Weight Control Behaviors May Precipitate Obesity

The number of obese adolescents has doubled from 30 years ago. A recent study has found that weight-control behaviors may actually contribute more to weight problems compared to other behaviors. (See: April issue of the Journal of Consulting and Clinical Psychology, published by the American Psychological Association).

The study, conducted by psychologist Eric Stice, PhD., of the University of Texas at Austin and co-authors, found that the 496 adolescents (aged 11-15) who were into radical weight loss methods, were depressed and had obese parents were more likely to be obese. Whereas, high fat diets, binge eating and not getting enough exercise are not the perfect recipe for obesity that we think.

Weight loss behaviors that promote weight gain

Weight-loss behaviors such as vomiting and taking laxatives cause weight gain rather than weight loss. These practices can cause the once metabolic efficiency to rise or to change the homeostatic process. Irregular and binge eating can also cause weight gain because when an adolescent girl does not get her regular nutrients supply, it changes a her physiological response and disrupt her normal appetite pattern.

Depressive symptoms that contribute to weight gain

Depressive symptoms in adolescent girls also contribute to weight gain. The study found that, apart from indulging in foods to comfort or distract themselves, the lack of serotonin causes these young girls to eat excessive portions of carb-rich foods to keep their serotonin level in check.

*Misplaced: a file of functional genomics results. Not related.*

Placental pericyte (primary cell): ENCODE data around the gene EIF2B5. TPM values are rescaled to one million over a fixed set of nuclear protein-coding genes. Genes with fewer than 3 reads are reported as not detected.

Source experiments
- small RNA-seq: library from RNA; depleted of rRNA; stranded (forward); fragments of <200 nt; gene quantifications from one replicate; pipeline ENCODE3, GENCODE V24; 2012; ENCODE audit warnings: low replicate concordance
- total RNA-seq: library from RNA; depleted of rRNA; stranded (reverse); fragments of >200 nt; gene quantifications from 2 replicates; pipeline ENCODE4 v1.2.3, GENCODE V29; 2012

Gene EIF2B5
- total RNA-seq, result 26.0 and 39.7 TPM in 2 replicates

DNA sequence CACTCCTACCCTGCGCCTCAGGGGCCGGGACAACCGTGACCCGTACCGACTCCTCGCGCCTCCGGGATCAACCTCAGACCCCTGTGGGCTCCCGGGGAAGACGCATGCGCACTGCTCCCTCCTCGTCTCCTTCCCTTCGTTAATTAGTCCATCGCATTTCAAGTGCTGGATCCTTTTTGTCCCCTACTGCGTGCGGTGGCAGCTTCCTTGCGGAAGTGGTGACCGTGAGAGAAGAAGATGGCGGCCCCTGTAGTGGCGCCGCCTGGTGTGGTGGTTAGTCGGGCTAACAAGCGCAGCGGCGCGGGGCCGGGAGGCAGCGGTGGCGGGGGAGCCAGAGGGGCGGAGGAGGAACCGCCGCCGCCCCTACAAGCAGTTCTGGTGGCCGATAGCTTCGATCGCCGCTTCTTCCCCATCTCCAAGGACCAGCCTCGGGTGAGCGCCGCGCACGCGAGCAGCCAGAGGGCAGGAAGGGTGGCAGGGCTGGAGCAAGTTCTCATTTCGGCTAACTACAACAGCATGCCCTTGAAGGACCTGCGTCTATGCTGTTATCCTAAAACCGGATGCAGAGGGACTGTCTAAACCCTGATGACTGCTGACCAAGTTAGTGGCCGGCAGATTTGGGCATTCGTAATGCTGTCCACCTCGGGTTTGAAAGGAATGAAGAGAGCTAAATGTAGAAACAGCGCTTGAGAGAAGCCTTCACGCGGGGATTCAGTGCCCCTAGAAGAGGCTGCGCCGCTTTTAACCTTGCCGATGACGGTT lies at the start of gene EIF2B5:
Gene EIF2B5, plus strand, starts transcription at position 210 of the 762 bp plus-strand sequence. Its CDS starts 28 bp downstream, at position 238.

Obese parents

How a young girl sees her parents’ weight is also a factor in her weight gain. In the study, the participants who reported having an obese parent were more than four times likely to become obese themselves than those who did not report having obese parents. This is true not just for biological parents but for non-biological parents as well, supporting the idea that (predicting) obesity may be a combination of "nature" and "nurture".

Though other weight-control behaviors such as eating large amount of high-fat foods, binge eating and lack of exercise did not predict the possibility of obesity (as well the three aforementioned factors did), the researchers think it is because the participants tend to report these behaviors inaccurately and that these behaviors are also causes of weight problems in adolescents.